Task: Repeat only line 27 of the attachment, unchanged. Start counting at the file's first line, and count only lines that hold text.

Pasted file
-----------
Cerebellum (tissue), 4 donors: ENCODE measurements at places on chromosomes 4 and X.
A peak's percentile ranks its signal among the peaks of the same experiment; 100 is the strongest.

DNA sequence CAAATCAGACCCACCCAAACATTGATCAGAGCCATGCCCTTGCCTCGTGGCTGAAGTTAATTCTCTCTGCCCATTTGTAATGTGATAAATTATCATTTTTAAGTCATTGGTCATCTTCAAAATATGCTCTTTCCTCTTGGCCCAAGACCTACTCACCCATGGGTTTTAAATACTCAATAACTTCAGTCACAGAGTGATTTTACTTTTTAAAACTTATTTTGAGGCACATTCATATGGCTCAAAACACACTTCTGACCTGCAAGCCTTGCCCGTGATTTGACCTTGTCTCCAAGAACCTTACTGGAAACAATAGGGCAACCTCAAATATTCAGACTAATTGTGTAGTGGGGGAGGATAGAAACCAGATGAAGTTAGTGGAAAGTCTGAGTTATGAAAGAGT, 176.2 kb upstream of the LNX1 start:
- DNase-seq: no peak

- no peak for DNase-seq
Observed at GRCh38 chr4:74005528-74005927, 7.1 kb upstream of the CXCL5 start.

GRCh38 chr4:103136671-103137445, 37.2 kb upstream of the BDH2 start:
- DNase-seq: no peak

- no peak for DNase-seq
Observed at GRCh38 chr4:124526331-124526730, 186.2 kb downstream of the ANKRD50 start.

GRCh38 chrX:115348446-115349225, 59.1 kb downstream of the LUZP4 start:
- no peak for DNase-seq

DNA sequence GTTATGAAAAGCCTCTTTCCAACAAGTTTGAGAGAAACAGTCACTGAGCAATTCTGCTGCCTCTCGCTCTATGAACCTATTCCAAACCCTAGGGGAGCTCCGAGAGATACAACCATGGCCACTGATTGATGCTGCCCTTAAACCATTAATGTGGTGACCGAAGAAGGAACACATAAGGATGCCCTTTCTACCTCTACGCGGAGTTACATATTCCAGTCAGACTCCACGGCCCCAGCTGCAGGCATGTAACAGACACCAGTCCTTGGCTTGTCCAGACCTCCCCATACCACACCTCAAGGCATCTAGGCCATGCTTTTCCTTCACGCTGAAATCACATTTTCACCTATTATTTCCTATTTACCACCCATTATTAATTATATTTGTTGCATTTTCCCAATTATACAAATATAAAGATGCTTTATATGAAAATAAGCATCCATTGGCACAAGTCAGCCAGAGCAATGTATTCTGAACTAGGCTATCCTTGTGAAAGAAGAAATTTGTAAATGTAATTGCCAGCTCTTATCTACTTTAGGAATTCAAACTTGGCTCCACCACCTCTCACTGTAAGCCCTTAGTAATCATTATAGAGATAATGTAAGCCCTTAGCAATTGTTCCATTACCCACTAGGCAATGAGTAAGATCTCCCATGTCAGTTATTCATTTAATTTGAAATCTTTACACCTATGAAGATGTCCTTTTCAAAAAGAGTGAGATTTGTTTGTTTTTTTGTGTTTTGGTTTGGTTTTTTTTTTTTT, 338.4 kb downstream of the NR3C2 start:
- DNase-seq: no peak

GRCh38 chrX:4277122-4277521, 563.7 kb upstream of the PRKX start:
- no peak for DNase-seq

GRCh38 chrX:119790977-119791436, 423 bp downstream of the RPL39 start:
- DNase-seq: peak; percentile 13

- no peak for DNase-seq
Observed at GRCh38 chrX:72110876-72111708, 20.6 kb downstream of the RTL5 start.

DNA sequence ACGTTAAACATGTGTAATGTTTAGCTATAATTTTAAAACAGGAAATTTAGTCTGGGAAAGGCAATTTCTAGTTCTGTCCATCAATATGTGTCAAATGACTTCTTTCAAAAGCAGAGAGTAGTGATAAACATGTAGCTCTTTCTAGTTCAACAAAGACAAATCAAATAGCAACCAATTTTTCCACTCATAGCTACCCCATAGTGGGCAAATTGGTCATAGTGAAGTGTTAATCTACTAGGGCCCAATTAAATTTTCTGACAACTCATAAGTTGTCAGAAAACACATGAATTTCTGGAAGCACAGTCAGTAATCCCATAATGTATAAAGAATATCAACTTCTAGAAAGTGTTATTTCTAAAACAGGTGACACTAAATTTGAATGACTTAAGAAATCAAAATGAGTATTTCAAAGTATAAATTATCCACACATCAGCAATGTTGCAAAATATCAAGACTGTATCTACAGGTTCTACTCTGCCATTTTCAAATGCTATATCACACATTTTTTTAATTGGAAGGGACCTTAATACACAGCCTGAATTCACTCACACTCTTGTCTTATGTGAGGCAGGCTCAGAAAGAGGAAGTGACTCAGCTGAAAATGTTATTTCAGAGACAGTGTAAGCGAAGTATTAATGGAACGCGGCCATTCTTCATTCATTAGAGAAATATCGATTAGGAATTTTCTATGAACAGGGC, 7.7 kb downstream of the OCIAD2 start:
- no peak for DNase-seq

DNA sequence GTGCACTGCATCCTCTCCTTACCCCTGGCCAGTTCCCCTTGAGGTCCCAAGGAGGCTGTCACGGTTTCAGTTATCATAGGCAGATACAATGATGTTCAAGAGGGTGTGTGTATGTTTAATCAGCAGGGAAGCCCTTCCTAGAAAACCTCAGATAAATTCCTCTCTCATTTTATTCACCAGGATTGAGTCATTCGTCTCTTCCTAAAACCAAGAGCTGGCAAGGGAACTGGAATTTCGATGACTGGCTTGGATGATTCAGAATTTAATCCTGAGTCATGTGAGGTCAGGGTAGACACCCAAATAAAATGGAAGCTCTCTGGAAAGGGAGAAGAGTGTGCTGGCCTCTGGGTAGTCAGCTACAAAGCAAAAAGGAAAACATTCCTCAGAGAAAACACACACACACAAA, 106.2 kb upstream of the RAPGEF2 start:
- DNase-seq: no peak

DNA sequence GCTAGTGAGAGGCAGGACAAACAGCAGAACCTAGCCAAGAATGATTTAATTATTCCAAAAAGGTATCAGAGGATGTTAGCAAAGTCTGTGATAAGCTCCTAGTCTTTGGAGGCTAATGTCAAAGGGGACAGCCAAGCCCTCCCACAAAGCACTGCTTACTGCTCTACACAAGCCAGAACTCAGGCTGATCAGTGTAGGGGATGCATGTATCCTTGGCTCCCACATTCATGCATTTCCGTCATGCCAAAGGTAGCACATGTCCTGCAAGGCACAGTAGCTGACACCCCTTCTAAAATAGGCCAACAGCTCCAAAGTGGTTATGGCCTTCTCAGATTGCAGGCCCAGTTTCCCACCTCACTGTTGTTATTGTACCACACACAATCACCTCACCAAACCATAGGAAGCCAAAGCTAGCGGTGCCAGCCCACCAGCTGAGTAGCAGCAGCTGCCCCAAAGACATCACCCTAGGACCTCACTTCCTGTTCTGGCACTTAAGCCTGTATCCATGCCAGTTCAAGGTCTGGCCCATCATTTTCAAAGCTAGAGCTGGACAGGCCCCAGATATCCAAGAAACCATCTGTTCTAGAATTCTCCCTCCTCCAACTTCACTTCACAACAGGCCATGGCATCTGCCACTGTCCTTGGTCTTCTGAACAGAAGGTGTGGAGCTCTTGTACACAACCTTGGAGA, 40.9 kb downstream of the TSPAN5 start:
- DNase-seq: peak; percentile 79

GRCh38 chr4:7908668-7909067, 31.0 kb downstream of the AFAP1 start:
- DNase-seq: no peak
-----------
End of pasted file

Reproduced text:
GRCh38 chr4:7908668-7909067, 31.0 kb downstream of the AFAP1 start: